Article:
Internal enterprise social media during times of crisis

A lot of attention is being directed at the use of public social media during the London riots (for good and bad). But, if the experiences of my own company are anything to go by then its likely that organisations based in or with staff in the UK will have used internal social media to respond to the riots too.

Globally we used it to check in with our UK based colleagues, to make sure everyone was ok. If they needed our support, there was a channel already in operation for us to use.

Our London team also used internal social tools for dealing with the practical issues that the riots created, including:

  • Sharing updates about individual staff members who had been personally affected by the riots.
  • Rescheduling meetings and organising where and how people would work.
  • Responding to emerging situations, like changes to public transport.

While they didn’t need our help directly, because we work outloud we would have known quite quickly if that situation changed. Most importantly, being a global company doesn’t stop us from providing social support to our colleagues in times of crisis because we have the tools in place to connect with everyone who works for Dachis Group around the world.

And quite honestly, I can’t understand how some companies are still trying to deal with events like this without giving staff access to collaboration tools like social intranets, instant messaging and enterprise microblogging. No wonder, as we heard during the Queensland floods, that staff in some organisations were forced to resort to using public tools like Facebook to communicate and collaboration internally despite the risks (and all the more reason why governments should think carefully about how they might choose to censor social media, as it might impact on business and community services too).

The London riots and social media

The wonderful thing about news in the Internet age is that we have unfiltered access to both first hand reports and the perspective of overseas news channels. In this panel interview, Guardian journalist Paul Lewis emphasises that he feels the use of social media and Blackberry Messenger in particular to orchestrate the riots should be considered in the loosest terms, rather than it being a defining factor.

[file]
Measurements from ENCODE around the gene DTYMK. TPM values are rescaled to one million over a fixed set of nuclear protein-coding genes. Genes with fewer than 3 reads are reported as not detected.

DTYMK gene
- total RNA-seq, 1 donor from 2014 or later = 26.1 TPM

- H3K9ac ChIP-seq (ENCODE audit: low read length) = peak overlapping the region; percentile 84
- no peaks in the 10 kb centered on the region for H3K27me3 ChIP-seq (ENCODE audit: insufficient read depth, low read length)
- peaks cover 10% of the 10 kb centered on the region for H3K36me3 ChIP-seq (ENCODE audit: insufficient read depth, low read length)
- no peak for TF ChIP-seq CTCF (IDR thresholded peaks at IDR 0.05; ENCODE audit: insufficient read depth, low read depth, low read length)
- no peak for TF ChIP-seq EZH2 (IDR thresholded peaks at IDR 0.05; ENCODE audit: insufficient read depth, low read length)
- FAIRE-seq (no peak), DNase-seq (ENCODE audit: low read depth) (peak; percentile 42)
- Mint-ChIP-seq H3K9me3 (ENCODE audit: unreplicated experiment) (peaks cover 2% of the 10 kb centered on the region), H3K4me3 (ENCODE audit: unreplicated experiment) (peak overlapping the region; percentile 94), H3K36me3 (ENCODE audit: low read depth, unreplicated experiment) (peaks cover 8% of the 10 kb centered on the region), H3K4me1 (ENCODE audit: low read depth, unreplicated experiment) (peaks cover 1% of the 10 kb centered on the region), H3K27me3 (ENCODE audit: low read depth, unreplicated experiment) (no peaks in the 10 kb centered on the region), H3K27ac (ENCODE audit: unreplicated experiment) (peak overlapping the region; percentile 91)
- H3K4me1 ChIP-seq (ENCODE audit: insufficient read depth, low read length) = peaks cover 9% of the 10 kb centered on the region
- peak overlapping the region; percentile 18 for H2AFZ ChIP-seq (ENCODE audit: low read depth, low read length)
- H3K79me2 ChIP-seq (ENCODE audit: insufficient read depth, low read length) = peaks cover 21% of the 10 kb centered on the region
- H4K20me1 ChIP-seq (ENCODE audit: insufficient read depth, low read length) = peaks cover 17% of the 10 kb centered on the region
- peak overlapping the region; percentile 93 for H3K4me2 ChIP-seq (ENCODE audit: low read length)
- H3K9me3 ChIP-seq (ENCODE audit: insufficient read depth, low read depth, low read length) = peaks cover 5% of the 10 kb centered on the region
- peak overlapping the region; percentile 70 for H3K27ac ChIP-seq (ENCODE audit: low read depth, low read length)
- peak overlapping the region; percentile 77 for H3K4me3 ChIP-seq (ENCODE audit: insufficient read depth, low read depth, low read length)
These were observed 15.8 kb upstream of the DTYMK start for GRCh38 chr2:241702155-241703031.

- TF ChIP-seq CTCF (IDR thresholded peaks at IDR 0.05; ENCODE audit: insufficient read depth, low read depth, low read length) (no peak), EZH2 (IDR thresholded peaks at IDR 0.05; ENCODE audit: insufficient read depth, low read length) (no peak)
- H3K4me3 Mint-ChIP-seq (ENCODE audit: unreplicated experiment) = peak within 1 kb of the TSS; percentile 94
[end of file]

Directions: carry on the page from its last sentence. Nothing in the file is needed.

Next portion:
The comments from the panel also reflect some of my own experiences of watching the riots unfold online – the positives far outweighed the bad.

Its also interesting to reflect on the evolving relationship between the traditional media and social media. Lewis immersed himself in the medium, like photojournalist, adding credibility and insight into his reporting in parallel to user generated content. The Guardian newspaper also leads the way in using open data to share facts, so we can judge for ourselves. The public record of social media also means we can check quotes for the original context too (scroll down to Misquoted).

The UK Police are also using social media to track down offenders, although perhaps they should have read from Queenland Police’s book for their approach to #mythbusting during an emergency (PDF).

Such is the ever tightening relationship between our every days lives, the delivery of community and government services, professional media reporters and social media I can’t see how in reality we can really untangle the technology without unintended consequences.

Managing the transition from one social intranet tool to another

Maang

Social intranets are now maturing to the point where some organisations are moving on to their 2nd iteration of software tools. In this instance, following a 12 month trial with Yammer, the Department of Education & Communities in NSW (aka “DET”) have migrated to Socialtext. They are calling their social collaboration tool, Maang (an Aboriginal word for ‘message stick’). This is a big deployment, with over 150,000 users having been automatically provisioned into Socialtext compared to the nearly 10,000 users of Yammer!

One of the things that impressed me about DEC’s approach is how well they supported their initial pilot (they were a case study at Intranets 2011 in Sydney) and it looks like that work is continuing with the new platform – they are thinking beyond just the technology.

Its quite likely that as organisations experiment with social collaboration tools and look for the best fit solutions (and there are many dimensions to this) then such a transistion is something that many will need to manage. For example, during my time at CSC they moved from multiple wiki experiments, then a corporate pilot of Confluence before finally settling with Jive SBS (just after I left).